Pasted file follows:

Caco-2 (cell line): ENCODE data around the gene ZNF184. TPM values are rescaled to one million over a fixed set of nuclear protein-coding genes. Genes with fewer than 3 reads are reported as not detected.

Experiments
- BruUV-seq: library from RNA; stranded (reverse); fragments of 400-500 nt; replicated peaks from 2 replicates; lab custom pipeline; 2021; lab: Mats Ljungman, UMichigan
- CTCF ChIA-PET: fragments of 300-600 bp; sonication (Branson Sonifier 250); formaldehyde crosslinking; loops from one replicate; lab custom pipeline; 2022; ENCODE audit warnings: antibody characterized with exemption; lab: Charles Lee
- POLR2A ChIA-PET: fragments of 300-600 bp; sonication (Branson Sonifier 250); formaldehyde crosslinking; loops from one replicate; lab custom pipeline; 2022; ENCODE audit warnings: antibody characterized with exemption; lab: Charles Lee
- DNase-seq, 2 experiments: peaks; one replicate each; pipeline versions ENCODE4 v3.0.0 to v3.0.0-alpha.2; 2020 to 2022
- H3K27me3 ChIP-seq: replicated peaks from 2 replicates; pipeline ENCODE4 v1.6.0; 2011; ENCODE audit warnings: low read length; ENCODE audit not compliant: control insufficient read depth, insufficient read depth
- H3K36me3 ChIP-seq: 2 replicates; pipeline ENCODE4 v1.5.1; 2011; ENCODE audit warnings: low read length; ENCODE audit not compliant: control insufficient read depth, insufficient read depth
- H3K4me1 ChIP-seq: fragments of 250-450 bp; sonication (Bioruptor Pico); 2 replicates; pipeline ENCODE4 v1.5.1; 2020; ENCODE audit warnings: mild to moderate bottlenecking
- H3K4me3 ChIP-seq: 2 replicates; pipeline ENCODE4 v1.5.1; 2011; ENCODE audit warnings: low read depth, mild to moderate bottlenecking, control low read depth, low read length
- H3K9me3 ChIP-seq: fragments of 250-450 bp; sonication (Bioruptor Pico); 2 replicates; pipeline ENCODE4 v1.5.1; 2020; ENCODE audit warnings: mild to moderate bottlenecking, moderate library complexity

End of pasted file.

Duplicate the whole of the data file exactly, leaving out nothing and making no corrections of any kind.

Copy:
Caco-2 (cell line): ENCODE data around the gene ZNF184. TPM values are rescaled to one million over a fixed set of nuclear protein-coding genes. Genes with fewer than 3 reads are reported as not detected.

Experiments
- BruUV-seq: library from RNA; stranded (reverse); fragments of 400-500 nt; replicated peaks from 2 replicates; lab custom pipeline; 2021; lab: Mats Ljungman, UMichigan
- CTCF ChIA-PET: fragments of 300-600 bp; sonication (Branson Sonifier 250); formaldehyde crosslinking; loops from one replicate; lab custom pipeline; 2022; ENCODE audit warnings: antibody characterized with exemption; lab: Charles Lee
- POLR2A ChIA-PET: fragments of 300-600 bp; sonication (Branson Sonifier 250); formaldehyde crosslinking; loops from one replicate; lab custom pipeline; 2022; ENCODE audit warnings: antibody characterized with exemption; lab: Charles Lee
- DNase-seq, 2 experiments: peaks; one replicate each; pipeline versions ENCODE4 v3.0.0 to v3.0.0-alpha.2; 2020 to 2022
- H3K27me3 ChIP-seq: replicated peaks from 2 replicates; pipeline ENCODE4 v1.6.0; 2011; ENCODE audit warnings: low read length; ENCODE audit not compliant: control insufficient read depth, insufficient read depth
- H3K36me3 ChIP-seq: 2 replicates; pipeline ENCODE4 v1.5.1; 2011; ENCODE audit warnings: low read length; ENCODE audit not compliant: control insufficient read depth, insufficient read depth
- H3K4me1 ChIP-seq: fragments of 250-450 bp; sonication (Bioruptor Pico); 2 replicates; pipeline ENCODE4 v1.5.1; 2020; ENCODE audit warnings: mild to moderate bottlenecking
- H3K4me3 ChIP-seq: 2 replicates; pipeline ENCODE4 v1.5.1; 2011; ENCODE audit warnings: low read depth, mild to moderate bottlenecking, control low read depth, low read length
- H3K9me3 ChIP-seq: fragments of 250-450 bp; sonication (Bioruptor Pico); 2 replicates; pipeline ENCODE4 v1.5.1; 2020; ENCODE audit warnings: mild to moderate bottlenecking, moderate library complexity